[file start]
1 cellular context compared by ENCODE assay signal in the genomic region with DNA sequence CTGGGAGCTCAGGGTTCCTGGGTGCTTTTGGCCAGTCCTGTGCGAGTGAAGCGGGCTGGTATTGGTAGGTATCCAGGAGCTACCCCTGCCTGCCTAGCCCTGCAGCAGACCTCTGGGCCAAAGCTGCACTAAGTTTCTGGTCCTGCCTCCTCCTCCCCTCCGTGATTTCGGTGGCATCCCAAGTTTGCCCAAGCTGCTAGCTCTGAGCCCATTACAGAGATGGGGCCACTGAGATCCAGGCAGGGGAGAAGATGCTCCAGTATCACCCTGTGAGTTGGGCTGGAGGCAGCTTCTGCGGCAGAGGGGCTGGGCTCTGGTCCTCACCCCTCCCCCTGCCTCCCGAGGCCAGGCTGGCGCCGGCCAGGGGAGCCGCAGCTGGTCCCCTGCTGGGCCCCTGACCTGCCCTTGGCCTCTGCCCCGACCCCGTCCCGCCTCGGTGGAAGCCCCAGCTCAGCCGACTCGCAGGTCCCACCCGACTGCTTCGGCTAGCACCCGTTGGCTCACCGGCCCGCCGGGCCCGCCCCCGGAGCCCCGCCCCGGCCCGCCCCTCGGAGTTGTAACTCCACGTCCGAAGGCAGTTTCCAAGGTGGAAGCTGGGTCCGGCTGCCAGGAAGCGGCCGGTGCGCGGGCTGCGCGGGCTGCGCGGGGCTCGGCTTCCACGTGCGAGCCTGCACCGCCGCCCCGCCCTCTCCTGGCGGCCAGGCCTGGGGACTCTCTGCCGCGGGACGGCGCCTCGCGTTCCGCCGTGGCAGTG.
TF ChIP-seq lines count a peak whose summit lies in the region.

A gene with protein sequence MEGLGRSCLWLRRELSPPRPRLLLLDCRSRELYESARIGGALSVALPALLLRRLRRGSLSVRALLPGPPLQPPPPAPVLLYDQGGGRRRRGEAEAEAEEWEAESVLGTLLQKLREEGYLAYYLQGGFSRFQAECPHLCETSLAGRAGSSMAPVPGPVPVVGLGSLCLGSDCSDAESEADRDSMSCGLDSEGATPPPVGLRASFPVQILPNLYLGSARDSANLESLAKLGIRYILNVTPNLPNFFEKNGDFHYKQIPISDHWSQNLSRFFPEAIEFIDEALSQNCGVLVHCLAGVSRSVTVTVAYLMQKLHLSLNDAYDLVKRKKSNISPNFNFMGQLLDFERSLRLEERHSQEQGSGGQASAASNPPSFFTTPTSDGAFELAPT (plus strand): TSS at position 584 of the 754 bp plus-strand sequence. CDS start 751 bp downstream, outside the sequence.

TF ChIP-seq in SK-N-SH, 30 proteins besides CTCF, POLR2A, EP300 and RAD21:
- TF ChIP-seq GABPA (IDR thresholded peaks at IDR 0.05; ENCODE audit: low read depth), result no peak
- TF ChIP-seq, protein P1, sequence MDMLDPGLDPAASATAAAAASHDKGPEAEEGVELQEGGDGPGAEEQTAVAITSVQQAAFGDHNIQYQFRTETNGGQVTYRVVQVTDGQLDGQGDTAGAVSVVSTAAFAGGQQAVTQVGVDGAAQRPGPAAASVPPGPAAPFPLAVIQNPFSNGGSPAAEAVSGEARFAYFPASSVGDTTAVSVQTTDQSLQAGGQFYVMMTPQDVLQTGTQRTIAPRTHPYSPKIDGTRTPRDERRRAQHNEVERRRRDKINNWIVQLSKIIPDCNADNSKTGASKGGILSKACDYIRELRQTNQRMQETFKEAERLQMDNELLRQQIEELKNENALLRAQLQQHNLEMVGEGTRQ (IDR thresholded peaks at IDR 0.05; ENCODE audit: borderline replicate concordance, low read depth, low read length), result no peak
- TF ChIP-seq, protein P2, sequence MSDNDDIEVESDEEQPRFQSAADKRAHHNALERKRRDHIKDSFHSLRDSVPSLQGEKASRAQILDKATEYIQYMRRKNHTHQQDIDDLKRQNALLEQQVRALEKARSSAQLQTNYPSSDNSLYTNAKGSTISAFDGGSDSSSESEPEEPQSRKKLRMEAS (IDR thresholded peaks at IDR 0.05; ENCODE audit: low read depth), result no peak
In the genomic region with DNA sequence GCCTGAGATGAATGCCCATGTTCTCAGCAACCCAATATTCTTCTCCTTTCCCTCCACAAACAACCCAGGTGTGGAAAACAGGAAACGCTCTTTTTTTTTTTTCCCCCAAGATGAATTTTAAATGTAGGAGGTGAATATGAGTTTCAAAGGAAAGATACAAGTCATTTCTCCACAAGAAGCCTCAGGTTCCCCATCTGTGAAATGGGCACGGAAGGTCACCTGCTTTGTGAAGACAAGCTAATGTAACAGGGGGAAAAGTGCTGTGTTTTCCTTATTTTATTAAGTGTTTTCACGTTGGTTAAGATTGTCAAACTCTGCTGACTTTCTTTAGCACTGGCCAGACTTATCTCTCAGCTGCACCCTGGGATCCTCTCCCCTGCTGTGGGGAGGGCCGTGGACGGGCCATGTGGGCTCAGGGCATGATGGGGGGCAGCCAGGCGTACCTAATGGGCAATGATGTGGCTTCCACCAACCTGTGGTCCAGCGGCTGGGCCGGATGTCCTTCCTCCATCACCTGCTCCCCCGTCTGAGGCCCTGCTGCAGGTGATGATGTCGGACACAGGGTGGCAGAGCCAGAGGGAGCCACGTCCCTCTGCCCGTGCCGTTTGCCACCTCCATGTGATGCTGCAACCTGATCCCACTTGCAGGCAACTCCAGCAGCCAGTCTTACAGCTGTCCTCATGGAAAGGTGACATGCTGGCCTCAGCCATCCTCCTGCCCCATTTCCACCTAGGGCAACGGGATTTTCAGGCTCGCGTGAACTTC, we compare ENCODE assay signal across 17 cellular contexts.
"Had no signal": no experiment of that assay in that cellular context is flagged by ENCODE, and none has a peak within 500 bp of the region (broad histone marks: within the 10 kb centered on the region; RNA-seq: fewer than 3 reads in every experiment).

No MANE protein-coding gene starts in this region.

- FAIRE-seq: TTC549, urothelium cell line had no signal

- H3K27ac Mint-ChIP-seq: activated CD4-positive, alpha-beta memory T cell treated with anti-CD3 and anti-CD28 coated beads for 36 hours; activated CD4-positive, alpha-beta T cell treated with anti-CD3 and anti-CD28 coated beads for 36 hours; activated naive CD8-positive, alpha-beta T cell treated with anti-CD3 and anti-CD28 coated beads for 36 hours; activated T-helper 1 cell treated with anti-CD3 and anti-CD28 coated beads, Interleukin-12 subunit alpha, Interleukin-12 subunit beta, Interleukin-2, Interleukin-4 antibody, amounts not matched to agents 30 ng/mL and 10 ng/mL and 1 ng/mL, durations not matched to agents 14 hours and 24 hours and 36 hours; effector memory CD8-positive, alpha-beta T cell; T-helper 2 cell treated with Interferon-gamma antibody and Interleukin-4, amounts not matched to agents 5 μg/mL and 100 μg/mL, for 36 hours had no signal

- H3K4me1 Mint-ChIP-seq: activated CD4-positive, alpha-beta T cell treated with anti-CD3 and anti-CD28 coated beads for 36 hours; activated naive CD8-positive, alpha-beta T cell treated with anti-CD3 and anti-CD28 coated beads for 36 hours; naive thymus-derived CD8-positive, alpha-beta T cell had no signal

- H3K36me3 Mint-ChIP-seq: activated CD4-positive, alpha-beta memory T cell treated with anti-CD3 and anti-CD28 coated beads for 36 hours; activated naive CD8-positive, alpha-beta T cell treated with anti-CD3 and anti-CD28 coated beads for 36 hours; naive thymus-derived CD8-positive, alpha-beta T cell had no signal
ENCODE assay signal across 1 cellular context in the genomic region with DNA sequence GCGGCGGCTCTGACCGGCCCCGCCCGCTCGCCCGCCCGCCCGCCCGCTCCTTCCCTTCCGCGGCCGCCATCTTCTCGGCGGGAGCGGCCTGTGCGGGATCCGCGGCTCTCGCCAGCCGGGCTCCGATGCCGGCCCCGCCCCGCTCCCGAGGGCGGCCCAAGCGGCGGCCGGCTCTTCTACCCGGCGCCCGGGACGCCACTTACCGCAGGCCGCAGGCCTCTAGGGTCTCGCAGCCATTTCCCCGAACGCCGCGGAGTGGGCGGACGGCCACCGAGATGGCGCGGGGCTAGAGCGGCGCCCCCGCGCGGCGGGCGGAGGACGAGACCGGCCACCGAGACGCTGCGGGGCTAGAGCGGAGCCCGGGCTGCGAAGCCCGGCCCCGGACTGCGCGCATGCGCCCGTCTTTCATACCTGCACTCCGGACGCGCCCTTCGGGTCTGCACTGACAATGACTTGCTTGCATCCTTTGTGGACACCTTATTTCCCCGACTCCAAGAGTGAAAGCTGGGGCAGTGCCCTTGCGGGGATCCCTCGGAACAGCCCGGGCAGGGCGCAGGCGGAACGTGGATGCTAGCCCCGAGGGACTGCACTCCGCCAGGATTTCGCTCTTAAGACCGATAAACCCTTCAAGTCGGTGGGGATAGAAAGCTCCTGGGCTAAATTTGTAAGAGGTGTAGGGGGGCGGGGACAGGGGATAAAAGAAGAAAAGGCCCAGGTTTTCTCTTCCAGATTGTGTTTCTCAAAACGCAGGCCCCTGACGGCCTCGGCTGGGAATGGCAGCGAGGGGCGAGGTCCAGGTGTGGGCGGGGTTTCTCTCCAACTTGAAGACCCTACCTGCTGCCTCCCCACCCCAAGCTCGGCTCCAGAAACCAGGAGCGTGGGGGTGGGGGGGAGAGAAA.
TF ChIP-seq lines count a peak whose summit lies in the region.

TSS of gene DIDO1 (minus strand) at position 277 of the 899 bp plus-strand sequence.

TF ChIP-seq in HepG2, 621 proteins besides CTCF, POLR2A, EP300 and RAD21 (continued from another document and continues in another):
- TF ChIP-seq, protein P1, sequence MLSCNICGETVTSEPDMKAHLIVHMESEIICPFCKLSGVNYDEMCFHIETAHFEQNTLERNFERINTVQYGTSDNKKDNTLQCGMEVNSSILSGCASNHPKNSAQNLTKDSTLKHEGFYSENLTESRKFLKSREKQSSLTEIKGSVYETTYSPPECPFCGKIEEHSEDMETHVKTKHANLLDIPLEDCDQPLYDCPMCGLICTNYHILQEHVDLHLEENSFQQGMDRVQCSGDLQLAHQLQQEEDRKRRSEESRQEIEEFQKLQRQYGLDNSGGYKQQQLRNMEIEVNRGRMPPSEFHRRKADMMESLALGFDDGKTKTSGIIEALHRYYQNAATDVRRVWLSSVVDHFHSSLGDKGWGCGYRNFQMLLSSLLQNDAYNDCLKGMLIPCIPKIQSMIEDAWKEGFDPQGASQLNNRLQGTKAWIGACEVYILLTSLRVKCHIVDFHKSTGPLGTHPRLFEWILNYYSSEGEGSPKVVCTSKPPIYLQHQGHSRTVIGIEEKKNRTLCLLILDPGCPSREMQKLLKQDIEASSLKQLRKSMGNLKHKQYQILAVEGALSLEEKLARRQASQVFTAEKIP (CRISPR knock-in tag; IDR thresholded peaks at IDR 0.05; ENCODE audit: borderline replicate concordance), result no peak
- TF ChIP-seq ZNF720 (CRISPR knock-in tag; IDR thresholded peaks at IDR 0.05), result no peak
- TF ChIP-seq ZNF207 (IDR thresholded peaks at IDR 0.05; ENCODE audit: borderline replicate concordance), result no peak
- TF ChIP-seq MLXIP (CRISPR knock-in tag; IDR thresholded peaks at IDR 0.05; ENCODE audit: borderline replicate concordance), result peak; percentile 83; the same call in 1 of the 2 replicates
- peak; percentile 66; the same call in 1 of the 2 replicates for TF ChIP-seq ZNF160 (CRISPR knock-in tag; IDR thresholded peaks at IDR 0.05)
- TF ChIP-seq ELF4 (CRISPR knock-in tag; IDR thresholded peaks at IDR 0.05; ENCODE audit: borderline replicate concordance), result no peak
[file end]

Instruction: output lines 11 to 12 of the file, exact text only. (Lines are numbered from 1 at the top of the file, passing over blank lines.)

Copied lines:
- FAIRE-seq: TTC549, urothelium cell line had no signal

- H3K27ac Mint-ChIP-seq: activated CD4-positive, alpha-beta memory T cell treated with anti-CD3 and anti-CD28 coated beads for 36 hours; activated CD4-positive, alpha-beta T cell treated with anti-CD3 and anti-CD28 coated beads for 36 hours; activated naive CD8-positive, alpha-beta T cell treated with anti-CD3 and anti-CD28 coated beads for 36 hours; activated T-helper 1 cell treated with anti-CD3 and anti-CD28 coated beads, Interleukin-12 subunit alpha, Interleukin-12 subunit beta, Interleukin-2, Interleukin-4 antibody, amounts not matched to agents 30 ng/mL and 10 ng/mL and 1 ng/mL, durations not matched to agents 14 hours and 24 hours and 36 hours; effector memory CD8-positive, alpha-beta T cell; T-helper 2 cell treated with Interferon-gamma antibody and Interleukin-4, amounts not matched to agents 5 μg/mL and 100 μg/mL, for 36 hours had no signal